This tasty teatime malt loaf is adapted from the old-fashioned British Harvo malt loaf recipes that were popular during the mid 1900s. The flavour of this vegan malt loaf is also similar to the British produced Soreen fruity malt loaf that is a popular family favourite.
Malt loaf is a really easy bake and produces a malted sweet loaf packed with juicy raisins that is especially delicious toasted. So good spread with vegan butter, along with a nice cup of tea for the perfect morning, afternoon or teatime snack.
No eggs, no dairy, no-kneading, no-yeast, and no-rising are required for this delicious old-fashioned malt loaf, which is prepared with ordinary pantry ingredients.
Origin of malt loaf
Malt loaf is a type of sweet cake-like dense bread that is flavoured with sticky malty goodness. Some malt loaves are prepared with malted flour as well as malt extract, using either yeast or baking powder as a leavening agent. Traditionally malt loaves are served sliced and spread with butter.
Malt loaf originates in Scotland and dates back to the late 1800s when a British patent was held by John Montgomerie for making malted bread. By 1890 Montgomerie also held a US patent for the special process he designed for preparing his malted bread.
By the 1950s the Harvo loaf was a popular version of the malt loaf. The Harvo loaf was a sticky, sweet, and dense bake that originated in a small English bakery in Birmingham.
Nowadays, the Harvo malt loaf has had its hay day and is no longer a common loaf that is readily available. However, many people still have fond memories of the Harvo malt loaf and there are still Harvo loaf recipes out there to enjoy so the nostalgia can be easily relived.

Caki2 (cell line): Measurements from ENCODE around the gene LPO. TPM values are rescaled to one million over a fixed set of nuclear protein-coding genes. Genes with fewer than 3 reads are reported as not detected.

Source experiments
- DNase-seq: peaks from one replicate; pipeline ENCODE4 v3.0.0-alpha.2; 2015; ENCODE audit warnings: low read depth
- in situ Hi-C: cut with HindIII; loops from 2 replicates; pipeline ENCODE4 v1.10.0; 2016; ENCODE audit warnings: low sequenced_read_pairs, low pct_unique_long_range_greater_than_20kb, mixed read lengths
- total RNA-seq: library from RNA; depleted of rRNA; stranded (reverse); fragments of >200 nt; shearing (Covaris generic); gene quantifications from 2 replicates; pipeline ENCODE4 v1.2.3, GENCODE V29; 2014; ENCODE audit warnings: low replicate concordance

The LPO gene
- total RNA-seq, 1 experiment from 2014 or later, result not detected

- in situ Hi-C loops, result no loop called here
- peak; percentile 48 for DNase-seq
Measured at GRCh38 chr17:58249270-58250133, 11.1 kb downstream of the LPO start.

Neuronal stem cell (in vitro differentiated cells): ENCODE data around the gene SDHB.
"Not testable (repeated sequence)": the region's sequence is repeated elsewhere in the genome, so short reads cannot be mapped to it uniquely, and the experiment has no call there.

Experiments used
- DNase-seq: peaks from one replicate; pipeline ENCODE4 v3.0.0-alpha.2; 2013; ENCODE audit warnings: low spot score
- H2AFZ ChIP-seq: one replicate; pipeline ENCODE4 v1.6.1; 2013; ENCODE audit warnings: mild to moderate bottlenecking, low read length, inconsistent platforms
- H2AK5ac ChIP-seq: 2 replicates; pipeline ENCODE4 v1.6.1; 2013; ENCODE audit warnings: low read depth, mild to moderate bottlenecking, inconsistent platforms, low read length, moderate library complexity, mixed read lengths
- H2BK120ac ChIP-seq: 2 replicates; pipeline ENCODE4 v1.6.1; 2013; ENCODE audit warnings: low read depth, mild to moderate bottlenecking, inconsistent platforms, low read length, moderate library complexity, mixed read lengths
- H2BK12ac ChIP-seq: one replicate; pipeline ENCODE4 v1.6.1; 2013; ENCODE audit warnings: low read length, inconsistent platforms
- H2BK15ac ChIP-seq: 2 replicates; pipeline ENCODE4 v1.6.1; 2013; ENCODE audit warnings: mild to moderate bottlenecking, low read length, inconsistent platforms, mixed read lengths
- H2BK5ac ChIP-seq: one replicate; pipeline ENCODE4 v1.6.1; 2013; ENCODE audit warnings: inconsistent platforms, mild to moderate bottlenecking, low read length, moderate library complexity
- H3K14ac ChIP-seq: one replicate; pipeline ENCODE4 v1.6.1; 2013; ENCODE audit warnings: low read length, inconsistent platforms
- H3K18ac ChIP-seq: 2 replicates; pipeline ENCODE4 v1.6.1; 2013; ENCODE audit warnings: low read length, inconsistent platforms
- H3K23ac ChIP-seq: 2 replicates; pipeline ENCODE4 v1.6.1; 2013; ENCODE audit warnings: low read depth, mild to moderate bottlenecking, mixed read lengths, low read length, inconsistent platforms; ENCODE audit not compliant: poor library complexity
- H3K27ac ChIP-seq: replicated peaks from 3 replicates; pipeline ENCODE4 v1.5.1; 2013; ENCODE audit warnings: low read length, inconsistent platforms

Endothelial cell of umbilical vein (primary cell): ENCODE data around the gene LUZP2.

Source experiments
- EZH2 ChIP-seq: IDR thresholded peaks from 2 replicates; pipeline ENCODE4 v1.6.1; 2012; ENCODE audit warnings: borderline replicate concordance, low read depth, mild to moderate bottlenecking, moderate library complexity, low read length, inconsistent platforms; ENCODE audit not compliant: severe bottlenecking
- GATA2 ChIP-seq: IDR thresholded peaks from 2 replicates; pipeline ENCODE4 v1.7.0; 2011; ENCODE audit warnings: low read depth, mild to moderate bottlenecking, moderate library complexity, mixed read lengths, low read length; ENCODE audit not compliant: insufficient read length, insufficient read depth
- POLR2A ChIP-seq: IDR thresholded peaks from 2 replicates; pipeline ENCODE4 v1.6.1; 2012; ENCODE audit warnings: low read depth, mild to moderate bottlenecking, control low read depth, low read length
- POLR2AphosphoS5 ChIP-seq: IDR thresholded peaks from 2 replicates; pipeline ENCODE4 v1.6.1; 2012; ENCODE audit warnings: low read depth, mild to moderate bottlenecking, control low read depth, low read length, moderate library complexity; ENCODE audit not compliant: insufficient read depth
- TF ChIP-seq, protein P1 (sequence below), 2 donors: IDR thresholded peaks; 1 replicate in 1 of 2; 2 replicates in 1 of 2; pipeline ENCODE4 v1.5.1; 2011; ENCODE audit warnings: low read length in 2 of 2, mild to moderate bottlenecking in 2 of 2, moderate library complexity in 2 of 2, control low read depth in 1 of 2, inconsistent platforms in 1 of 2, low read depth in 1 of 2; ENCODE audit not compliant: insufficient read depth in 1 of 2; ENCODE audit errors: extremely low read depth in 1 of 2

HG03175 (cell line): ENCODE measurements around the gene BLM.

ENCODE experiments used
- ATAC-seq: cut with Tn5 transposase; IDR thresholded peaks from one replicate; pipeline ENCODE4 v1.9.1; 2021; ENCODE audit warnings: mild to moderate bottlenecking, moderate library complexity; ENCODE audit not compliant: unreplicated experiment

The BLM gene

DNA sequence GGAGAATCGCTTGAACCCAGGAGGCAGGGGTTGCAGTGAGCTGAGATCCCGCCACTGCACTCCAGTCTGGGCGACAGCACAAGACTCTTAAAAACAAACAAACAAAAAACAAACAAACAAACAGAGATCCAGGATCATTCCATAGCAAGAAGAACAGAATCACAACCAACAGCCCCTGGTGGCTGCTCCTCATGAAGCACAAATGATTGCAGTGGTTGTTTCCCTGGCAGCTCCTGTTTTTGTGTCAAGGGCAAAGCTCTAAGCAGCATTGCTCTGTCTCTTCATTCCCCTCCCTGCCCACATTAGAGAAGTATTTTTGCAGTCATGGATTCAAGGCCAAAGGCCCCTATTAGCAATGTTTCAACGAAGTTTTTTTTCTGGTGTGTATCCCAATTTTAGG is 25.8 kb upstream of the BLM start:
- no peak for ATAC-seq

Another British favourite malt loaf is the Soreen malt loaf. The Soreen malt loaf was first developed by John Sorenson in 1938, and was sold locally from his small bakery.
The current owner of the Soreen brand is the Samworth brothers who purchased the company in 2014. Nowadays, millions of Soreen malt loafs in various flavours and sizes are produced in Britain each week.
Are Soreen malt loaves vegan?
Since 2021 most of the traditional Soreen malt loaves range have been converted to be suitable for vegans. Additionally a new vegan range of malt loaves was introduced.
However, its best to check the ingredients of each product before purchasing as some may contain dairy. Also, as food producers often change the ingredients in products it is best to double check the ingredient list even if its something that you buy often, especially if the product is 'accidently vegan' and does not have The Vegan Trademark label.
Northern Ireland's delicious malt loaf Veda bread
Over in Northern Ireland there can be found a gem of a malt loaf called Sunblest Veda malt Loaf. My family lived in Northern Ireland for many years and Veda bread was the best shop-bought bread we have ever tasted, so good toasted for a quick lunch and served with a scoop of baked beans.
Happily, Sunblest Veda loaf is suitable for vegans. Although now we are back in Scotland we can't access it unless family bring it back for us. Hence the need for a good vegan easy malt loaf recipe.
How to prepare this tasty teatime vegan malt loaf
A quick mix of the ingredients is all that is required for a delicious tasty teatime or breakfast-time malt loaf.
Sieve the flour, baking powder and bicarbonate of soda, into a mixing bowl.
Add the salt, brown sugar and raisins.
Stir everything together.
Pour the milk into a jug and add the barley malt extract.
Whisk with a fork until thoroughly combined.
Pour the malted milk into the flour mixture and mix well.